Statewide, only three other counties have filed applications, although the Department of Public Health and Environment would not identify them.

In a Friday news release, Larimer County announced it had applied for a variance. Denver, which has thousands of restaurants and gyms, won’t apply until early January, said Bob McDonald, executive director of the Denver Department of Public Health and Environment. And a Boulder County representative said it would wait as well.

Taking more precautions

The state Five Star program is modeled after a system set up earlier this fall in Mesa County, and officials in Summit and Douglas counties said they watched what happened there and started putting their models in place before the state finalized its plan.

In Summit County, solid baseline protocols already were in place, County Manager Scott Vargo said.

“The biggest game changer for us was all of our towns jumped into the fray with us,” he said.

Breckenridge, Frisco, Silverthorne and Dillon agreed to operate under the same plan as unincorporated areas of the county. The county knew what the state was proposing on Wednesday and by Thursday had trained about 60 people from all five governments to help inspect the restaurants. That meant people who normally work in other jobs, such as building inspectors, were checking restaurants for compliance with the new COVID-19 prevention guidelines and administrative clerks from across local government were handling the paperwork and scheduling on-site visits, Vargo said.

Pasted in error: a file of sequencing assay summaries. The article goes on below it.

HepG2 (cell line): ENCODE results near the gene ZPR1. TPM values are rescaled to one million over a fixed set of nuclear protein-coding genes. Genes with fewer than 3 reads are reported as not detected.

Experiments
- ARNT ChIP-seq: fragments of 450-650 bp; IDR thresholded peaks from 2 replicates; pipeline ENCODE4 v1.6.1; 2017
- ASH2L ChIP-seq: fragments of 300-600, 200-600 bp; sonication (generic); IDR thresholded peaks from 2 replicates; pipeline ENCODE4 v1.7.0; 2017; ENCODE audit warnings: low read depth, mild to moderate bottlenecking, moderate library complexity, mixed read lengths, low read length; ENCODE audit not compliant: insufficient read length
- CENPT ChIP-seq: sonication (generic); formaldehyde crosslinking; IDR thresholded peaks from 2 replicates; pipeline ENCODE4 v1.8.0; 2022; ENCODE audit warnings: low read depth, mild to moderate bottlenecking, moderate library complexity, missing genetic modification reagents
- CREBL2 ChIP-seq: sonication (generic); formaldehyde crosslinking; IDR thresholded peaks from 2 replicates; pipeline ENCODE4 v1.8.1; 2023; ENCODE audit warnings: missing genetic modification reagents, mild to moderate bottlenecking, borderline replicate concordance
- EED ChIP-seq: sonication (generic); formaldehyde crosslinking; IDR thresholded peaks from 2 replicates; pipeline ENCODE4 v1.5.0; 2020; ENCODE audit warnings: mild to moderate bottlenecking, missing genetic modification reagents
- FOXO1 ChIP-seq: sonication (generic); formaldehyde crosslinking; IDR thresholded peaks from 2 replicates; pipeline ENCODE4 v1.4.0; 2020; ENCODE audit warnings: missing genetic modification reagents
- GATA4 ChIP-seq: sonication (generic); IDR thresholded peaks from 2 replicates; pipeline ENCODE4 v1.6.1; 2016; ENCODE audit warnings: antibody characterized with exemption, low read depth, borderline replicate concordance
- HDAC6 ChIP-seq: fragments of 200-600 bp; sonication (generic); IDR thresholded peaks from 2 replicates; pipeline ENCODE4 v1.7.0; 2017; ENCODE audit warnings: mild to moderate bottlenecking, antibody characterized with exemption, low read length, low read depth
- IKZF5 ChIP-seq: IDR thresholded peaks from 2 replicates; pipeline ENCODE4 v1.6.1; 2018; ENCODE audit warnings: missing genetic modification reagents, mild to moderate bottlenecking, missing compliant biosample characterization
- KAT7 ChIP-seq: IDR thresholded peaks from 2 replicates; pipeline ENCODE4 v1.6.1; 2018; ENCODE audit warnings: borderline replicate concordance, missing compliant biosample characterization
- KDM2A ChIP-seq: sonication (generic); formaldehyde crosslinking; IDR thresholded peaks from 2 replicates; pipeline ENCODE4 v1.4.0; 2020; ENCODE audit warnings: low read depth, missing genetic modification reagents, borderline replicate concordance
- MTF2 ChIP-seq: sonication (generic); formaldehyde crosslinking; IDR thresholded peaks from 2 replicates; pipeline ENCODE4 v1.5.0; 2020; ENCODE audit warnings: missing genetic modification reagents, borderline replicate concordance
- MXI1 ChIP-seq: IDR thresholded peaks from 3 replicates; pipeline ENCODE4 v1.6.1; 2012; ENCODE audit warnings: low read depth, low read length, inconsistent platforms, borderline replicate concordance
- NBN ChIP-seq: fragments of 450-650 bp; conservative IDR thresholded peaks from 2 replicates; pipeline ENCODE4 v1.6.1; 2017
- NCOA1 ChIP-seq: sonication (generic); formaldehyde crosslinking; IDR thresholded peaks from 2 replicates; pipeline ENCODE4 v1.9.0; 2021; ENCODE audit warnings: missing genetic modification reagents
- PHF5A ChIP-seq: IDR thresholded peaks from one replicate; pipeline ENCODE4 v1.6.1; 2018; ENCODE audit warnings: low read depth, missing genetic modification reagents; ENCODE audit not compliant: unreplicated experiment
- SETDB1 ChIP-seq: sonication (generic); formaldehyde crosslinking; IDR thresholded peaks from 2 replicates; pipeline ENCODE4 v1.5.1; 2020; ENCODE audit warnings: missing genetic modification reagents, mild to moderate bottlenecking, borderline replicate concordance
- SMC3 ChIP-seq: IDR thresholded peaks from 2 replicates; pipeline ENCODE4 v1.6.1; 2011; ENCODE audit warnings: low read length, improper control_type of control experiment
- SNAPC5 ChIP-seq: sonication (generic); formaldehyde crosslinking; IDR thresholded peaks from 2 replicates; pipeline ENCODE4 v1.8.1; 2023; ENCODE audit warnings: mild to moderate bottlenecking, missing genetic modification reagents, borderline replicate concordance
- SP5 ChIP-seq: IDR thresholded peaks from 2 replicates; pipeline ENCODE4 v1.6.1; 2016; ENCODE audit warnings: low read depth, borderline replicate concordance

Some requirements — such as keeping a log of restaurant visitors for contact-tracing purposes — were easy to meet, he said. But some restaurants needed help upgrading their air filters, fans and heating and cooling systems.

“That was the most difficult part — the ventilation,” Vargo said.

Rootstalk, for example, was able to become certified quickly, Vawter said, because he and his staff already were largely in compliance. The restaurant screens employees daily for symptoms, uses approved chemicals for sanitizing, tracks cleaning schedules, keeps a list of diners and their contact information, and replaces air filters and purifiers.

“The big challenge is the 10 feet separating parties,” Vawter said, “and that’s just laying out the dining room appropriately.”

And while Rootstalk is one of 134 Summit County restaurants approved for indoor dining, Vawter doesn’t think the process was rushed.

“Everyone’s taking it very seriously and putting their best foot forward,” he said. “Everyone wanted to get open, but I know that everyone wants to stay open and be safe in doing so. The last thing I want is my staff to get sick or a guest to get sick while they’re here at the restaurant.”

Summit County officials believed it was crucial to get restaurants back in business because so many people visit the county to ski over the Christmas holidays, and restaurants are a critical piece of the tourism economy, Vargo said.

“We don’t think we cut corners,” he said.

Waiting to apply